Wednesday, October 31, 2012

Heritage Skills

Part of the continuum of heritage projects at our schools in Social Studies 9-11 sees our students researching Heritage Skills in SS9 -- ways of doing things, making things, learning, expressing, making a living, being creative that are becoming a lost art in our society. The project has three parts:
  1. make a connection with someone who practiced or knows about this skill, like a grandparent or elder 
  2. do parallel research on the topic with books and websites or other firsthand information 
  3. prepare a presentation for the class that includes a visual display (physical or digital) or a demonstration (live or recorded) 
Students design the research questions (e.g. for an elder) and are pushed to express authentic connections and what they learned from the research rather than an report on the history of the skill (although that may be the vehicle by which they make connections).

The project is timed to coincide with our study of the Industrial Revolution, change in technology and all that.

What's exciting me about it this year is that my current SS9 class (that has struggled with much of the material so far) has, gradually, grabbed on to this project and looks to be engaging in the work. It's all happening slowly and piecemeal - two have finished and some have not even started... but I'm looking forward to seeing the results. I have at least 11 students with a First Nations background that I'm following with special interest - this project was designed in part with these students in mind, a way to introduce Heritage Research (increasingly important and involved in SS10 and SS11) in a safe topic setting.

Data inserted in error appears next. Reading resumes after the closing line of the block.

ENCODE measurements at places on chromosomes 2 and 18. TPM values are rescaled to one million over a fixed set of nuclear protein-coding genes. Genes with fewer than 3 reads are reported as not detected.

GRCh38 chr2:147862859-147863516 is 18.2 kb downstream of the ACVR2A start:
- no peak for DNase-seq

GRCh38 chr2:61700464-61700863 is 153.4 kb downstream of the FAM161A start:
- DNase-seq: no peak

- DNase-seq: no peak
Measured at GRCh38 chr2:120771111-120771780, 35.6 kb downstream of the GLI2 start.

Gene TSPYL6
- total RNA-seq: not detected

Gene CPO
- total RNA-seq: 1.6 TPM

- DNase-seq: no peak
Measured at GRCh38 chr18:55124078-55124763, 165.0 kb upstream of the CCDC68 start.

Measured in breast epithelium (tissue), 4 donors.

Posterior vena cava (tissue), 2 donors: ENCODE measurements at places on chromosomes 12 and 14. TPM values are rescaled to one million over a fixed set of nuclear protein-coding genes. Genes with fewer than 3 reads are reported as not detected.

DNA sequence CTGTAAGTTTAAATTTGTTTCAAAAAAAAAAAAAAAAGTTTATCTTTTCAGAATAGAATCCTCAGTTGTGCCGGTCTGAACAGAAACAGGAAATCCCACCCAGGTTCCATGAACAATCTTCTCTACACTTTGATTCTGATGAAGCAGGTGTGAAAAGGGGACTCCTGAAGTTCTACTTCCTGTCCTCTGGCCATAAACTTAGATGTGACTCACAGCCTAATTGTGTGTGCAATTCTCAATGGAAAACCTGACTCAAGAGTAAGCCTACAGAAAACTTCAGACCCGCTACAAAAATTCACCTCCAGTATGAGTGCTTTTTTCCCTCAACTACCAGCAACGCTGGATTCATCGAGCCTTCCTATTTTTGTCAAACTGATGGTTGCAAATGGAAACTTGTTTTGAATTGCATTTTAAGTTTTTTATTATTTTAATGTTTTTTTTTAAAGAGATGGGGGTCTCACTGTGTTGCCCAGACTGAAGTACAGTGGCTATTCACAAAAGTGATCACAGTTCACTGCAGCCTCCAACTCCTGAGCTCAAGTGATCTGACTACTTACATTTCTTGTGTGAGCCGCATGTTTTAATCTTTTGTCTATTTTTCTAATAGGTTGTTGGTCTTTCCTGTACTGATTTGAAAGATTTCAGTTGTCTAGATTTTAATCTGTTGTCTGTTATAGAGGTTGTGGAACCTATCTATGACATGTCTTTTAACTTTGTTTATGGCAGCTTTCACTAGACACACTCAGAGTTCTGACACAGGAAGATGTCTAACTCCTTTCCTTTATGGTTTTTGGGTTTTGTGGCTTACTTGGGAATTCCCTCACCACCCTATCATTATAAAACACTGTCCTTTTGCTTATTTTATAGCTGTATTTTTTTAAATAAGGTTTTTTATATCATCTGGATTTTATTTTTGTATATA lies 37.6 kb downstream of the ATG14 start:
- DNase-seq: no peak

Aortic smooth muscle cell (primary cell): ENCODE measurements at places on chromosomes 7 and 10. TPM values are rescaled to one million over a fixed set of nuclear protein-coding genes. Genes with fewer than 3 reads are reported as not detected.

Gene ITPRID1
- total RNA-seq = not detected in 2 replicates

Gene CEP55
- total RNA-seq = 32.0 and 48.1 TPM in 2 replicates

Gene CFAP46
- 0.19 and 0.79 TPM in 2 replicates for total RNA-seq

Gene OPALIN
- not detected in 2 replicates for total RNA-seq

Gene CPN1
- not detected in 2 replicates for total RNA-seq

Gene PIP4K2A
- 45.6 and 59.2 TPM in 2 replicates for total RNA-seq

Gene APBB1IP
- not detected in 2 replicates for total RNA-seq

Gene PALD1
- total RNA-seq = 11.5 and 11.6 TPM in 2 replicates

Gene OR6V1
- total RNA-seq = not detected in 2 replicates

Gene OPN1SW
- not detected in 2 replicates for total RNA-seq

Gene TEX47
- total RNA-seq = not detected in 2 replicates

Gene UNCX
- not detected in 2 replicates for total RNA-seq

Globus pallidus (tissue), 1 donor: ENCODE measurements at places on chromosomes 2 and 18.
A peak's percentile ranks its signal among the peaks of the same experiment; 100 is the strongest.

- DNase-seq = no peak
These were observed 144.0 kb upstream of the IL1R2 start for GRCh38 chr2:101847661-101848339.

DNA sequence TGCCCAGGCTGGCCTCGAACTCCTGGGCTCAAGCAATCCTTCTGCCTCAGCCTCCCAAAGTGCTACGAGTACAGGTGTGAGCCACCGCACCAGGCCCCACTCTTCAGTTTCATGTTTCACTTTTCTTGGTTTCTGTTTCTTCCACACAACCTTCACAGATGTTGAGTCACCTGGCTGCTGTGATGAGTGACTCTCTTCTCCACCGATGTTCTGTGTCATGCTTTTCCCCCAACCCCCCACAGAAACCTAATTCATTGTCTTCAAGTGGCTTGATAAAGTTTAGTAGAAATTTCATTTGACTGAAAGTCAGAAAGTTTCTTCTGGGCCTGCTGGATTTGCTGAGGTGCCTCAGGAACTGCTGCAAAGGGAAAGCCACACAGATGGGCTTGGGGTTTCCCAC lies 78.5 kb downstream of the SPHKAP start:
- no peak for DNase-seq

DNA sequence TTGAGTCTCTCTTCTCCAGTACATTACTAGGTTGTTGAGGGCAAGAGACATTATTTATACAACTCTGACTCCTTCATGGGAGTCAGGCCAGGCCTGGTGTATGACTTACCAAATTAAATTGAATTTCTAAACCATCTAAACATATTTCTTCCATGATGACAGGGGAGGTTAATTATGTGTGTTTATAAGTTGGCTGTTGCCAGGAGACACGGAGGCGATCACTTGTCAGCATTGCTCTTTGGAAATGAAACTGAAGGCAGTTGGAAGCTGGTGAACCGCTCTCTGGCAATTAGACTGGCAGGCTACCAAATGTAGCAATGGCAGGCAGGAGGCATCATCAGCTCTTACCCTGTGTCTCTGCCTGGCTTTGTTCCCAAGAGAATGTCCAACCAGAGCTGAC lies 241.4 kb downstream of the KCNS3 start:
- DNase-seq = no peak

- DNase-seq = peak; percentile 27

So far, here are the topics they have chosen, with the connections they will draw on:
  • 2 students sharing their knowledge of the Carrier language which is rapidly disappearing and spoken fluently by a handful of elders - these students know some Carrier and know others who can speak and write a bit more 
  • driving a horse and buggy - students' grandmother used to do this 
  • 4 students looking at canning - mainly grandmothers who have kept up this once ubiquitous practice 
  • 2 students on horseback riding & ranch culture - one students' grandfather was a well known cowboy in the Chilcotin 
  • drying fish - this student does this each summer, as did her parents, grandparents, gg, etc. 
  • backsmithing - student wants to know the history behind working metal, dad was a welder 
  • archery or trapping - students has connections to both and hasn't decided what he wants to do yet 
  • 3 students on traditional food, Norwegian, German etc (milchklosse?) - share and make some very unusual and ancient recipes 
  • 2 students on carving and wood art - grandfathers have made beautiful and interesting pieces 
  • the clothing prep and maskmaking work behind ceremonial dancing - student has Gitxan relatives involved in this tradition, and a grandfather who carves masks 
  • 2 students on breadmaking - one of them is sharing an intricate Portuguese tradition 
  • quilting, garment making - grandmother connections 
  • square dancing - students' grandparents did this every chance they got 
  • spearfishing - I think the student has a plan for this!
  • 3 students who have not figured out a topic yet
What is your favourite heritage skill or activity tied to traditional knowledge?  What's the personal connection?

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